In 'Lightning Jack,' Hogan's hero is, predictably, Hogan

March 15, 1994|By Stephen Hunter | Stephen Hunter,Sun Film Critic

Consider both the arrogance and the shame of Paul Hogan, the smart- aleck Australian nitwit who conned his way into a fluke hit some years back with "Crocodile Dundee" and has since unleashed one turkey after another, of which "Lightning Jack" is yet another big, dopey, dirty bird.

The arrogance: In his own screenplay, he gives himself not merely all the good lines, but all the lines, period. That's right: His sidekick is mute!

The shame: The mute sidekick, Cuba Gooding Jr., still manages to wipe him off the screen!

The movie is to westerns as "Crocodile Dundee" was to comedies. In other words, it's a mild tracing that replicates the themes and situations of the genre but somehow doesn't get the deeper point. It recycles ancient gags under the mistaken impression they are still amusing, and it takes its own amusement quotient so for granted that it pokes along like a burro nibbling on the grass. Setting itself in the most rigorously narrative of genres, it barely bothers with story at all, content instead to wallow in the delusion that its star and writer is charismatic.

Hogan plays the title character -- how big a surprise can that be? Lightning Jack, of course, is the fastest man with a gun ever, although he's not terribly smart nor is he terribly ambitious or bloodthirsty. Why is he an outlaw? Because Paul Hogan thought it would be funny to play an outlaw.

The film opens with a fairly good re-creation of something like either the Great Northfield, Minn., raid or the Coffeeville, Kan., massacre -- director Simon Wincer learned a little something directing "Lonesome Dove" for CBS -- but then turns mild and dreary as it follows Lightning, the only survivor, in his attempt to keep his gang's honor by knocking over the bank.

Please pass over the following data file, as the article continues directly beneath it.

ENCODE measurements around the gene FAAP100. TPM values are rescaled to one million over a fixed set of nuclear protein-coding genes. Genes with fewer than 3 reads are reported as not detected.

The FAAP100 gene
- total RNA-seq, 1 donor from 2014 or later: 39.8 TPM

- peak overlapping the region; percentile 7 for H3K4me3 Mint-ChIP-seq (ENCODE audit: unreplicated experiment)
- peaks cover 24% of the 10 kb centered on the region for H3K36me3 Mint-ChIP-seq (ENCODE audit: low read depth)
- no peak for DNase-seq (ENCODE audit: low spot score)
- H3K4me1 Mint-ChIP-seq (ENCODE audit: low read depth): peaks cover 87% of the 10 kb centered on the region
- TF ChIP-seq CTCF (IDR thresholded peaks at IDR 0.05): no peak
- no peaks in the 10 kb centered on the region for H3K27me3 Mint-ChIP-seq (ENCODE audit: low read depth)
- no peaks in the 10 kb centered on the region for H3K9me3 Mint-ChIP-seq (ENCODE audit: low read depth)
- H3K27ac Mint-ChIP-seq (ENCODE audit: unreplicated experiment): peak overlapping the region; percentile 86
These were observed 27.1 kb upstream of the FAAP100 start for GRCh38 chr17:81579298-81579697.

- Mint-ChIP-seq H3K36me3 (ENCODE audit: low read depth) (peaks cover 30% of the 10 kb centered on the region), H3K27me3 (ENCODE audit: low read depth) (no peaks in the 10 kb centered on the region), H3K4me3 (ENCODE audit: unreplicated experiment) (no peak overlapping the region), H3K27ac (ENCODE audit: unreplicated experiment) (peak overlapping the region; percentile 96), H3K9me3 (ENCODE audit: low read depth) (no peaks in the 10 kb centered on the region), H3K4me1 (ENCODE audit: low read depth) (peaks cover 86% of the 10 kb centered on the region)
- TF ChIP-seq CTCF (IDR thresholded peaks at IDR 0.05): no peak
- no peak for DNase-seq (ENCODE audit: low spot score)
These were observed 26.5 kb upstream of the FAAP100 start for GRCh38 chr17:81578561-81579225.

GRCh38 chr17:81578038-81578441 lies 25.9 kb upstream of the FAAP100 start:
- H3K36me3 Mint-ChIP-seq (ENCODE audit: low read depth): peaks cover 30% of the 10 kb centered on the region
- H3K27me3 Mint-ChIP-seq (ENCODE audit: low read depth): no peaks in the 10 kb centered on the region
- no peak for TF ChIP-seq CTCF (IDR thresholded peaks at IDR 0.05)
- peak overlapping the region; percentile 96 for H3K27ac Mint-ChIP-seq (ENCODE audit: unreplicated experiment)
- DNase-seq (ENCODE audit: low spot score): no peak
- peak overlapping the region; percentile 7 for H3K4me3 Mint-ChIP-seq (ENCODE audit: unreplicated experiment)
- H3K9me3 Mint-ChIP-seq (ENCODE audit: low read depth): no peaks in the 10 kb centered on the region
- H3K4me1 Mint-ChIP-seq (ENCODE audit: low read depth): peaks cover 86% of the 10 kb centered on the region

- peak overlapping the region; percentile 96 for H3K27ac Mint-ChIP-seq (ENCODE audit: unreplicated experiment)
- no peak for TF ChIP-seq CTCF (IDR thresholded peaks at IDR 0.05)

He's joined in this quixotic and pointless effort by Gooding's Ben Doyle, who is mute but not deaf and certainly not stupid. A much put-upon storekeeper's assistant, Gooding is accidentally swept up in one of Jack's misbegotten robbery attempts, and through the wheezy conventions of farce soon joins him on the outlaw trail.

Still, Gooding gets the movie's only consistent strain of laughter: An able pantomime mining the most primitive but potent vein of humor, he's able to get blasts of goodwill out of such set pieces as "accidentally shooting himself in the foot" and "learning to make love" and "his first drink." This has all been done before, but not in at least 60 years.

Moreover, it's a deep pleasure to discover a new side of an actor's personality. Gooding has been so serious and bruised in his films -- "Boyz 'N the Hood" and "Gladiator" -- that it's truly delightful to discover the gifted clown underneath all that sensitivity.

Alas, with Hogan there are no surprises. He's playing exactly the same character he's always played, which is the Aussie outsider who is natively gifted but completely unselfconscious and always able to outperform the even-dumber Americans without cracking a sweat -- all while wisecracking at the lowest possible level imaginable.

And the movie is utterly contemptuous of its co-stars: Beverly D'Angelo and Roger Daltrey are utterly trashed by their participation on the far and blurry outskirts of the mighty Hogan shadow.

As I say, almost no story. The perambulating adventures of master and acolyte bank robbers roaming a Disney-like version of the west.

The scenery is the best thing going: From the magnificence of Monument Valley to the magnificence of old L.Q. Jones' storied cheekbones, the movie is much more amusing if you pay no attention to the showboating narcissism of its dim star and writer.


"Lightning Jack"

Starring Paul Hogan and Cuba Gooding Jr.

Directed by Simon Wincer

Released by Savoy



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